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Physics is going through an exciting transition. It is diversifying its science and its participation.
New scientific fields are now including areas such as biological physics, material sciences, and information theory. Also, connections between basic science physics and new technologies are becoming much more frequent and occurring in shorter time intervals. The more established areas of physics are also achieving great new discoveries recently. Both of these developments are transforming the current Physics landscape into many impressive new directions.
The diversity in participation is also increasing in our physics community and this additional talent and life experiences are helping with what we can scientifically achieve and how we can impact society at large. There is a need to increase the number of women and underrepresented minorities in our physics community. Although some successes have been accomplished towards this goal, much more is necessary. The future of physics requires improving diversity and as members of the American Physical Society, we all have to work harder towards this goal.
If chosen as the Chair-Elect of the APS Nominating Committee, and continuing as Chair of the APS Nominating Committee, my goal will be to make sure that APS strongly focuses on the two diversity goals described above. Diversity in participation and diversity in science will play a major role in future successes in physics and the American Physical Society has to be a key player in this effort. To achieve such goals, it is essential that we consult and recruit from the communities involved in these different aspects of diversity. The involvement of physicists that are members of new areas of physics needs to be increased. The synergy between the new advances in established areas of physics and the newcomers will give rise to very exciting scientific developments. The diversity in participation is an even bigger challenge. We need to make sure that we have a strong presence in all segments of our society! We cannot afford not to incorporate all the different talents, different perspectives, and different creativities that come from a broader participation. This synergy will play a central role in the future of physics and APS should participate in guiding this transformation.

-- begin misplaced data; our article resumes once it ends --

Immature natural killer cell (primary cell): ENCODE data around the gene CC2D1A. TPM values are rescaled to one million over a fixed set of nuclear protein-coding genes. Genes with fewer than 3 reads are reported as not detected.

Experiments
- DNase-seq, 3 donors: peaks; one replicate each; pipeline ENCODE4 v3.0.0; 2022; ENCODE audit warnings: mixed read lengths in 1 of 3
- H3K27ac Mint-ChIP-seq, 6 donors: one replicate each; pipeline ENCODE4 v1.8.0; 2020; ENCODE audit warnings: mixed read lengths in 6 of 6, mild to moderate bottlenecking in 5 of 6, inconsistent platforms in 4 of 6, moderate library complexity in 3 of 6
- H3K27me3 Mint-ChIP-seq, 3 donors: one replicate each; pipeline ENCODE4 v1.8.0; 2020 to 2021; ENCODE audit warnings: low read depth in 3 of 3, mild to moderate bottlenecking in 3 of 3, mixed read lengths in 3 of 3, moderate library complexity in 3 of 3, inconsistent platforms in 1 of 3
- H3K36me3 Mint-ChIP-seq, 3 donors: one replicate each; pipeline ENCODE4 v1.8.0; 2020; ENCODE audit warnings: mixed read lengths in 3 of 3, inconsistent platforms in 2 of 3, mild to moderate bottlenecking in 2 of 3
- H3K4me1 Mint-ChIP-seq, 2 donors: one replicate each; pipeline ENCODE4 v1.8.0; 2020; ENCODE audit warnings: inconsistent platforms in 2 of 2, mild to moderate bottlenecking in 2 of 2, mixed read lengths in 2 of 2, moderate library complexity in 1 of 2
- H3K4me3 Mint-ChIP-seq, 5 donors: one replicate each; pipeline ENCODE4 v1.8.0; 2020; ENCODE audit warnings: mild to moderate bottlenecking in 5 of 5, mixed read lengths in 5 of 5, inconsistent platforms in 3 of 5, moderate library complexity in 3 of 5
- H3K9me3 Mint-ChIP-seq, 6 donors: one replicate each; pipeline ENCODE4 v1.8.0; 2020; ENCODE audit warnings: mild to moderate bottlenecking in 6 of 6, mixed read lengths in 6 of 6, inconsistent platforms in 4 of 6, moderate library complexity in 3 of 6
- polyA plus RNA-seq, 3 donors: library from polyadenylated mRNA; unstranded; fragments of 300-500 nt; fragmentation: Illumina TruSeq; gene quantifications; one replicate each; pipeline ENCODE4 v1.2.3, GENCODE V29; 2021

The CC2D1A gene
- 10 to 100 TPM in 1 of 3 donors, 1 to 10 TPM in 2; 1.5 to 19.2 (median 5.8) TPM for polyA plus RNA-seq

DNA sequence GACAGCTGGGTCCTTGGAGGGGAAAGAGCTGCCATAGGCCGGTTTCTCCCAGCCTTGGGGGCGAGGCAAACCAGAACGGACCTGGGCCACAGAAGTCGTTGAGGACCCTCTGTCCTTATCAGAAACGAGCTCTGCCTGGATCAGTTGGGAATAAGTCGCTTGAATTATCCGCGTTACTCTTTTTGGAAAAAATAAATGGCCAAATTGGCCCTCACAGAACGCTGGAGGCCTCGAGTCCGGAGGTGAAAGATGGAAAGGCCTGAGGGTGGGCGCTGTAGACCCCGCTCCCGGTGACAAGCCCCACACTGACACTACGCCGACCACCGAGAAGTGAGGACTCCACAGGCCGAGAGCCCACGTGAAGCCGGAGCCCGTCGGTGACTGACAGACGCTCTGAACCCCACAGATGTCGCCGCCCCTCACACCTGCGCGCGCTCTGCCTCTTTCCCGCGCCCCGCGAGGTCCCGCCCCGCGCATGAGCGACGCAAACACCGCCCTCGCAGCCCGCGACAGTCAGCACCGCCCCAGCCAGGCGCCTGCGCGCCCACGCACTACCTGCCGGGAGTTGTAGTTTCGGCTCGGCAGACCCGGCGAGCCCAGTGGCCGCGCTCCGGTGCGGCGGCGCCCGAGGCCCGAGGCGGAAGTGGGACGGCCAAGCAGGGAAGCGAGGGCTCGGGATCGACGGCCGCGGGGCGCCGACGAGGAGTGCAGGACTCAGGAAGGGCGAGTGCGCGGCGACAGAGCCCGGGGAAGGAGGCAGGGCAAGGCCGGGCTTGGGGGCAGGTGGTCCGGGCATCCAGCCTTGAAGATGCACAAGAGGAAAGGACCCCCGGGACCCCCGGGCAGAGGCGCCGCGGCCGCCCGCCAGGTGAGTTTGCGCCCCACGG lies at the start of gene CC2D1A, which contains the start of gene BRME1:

Finally, I cannot sufficiently stress the importance of making the nominating committee accessible to the entire APS membership. Your participation, suggestions, and criticisms are essential to guide the APS leadership to mold the future of our society. The American Physical Society is all of us and therefore we all have the right and obligation to shape our future.
In addition to being the Harry C & Olga K Wiess Professor of Physics and Astronomy, José Onuchic is also Professor of Chemistry and Biosciences at Rice University and the co-Director of the NSF-sponsored Center for Theoretical Biological Physics. His research looks at theoretical methods for molecular biophysics, chromatin structure/function, and gene-networks with applications to cancer. Because of his cancer research, he is CPRIT Scholar in Cancer Research.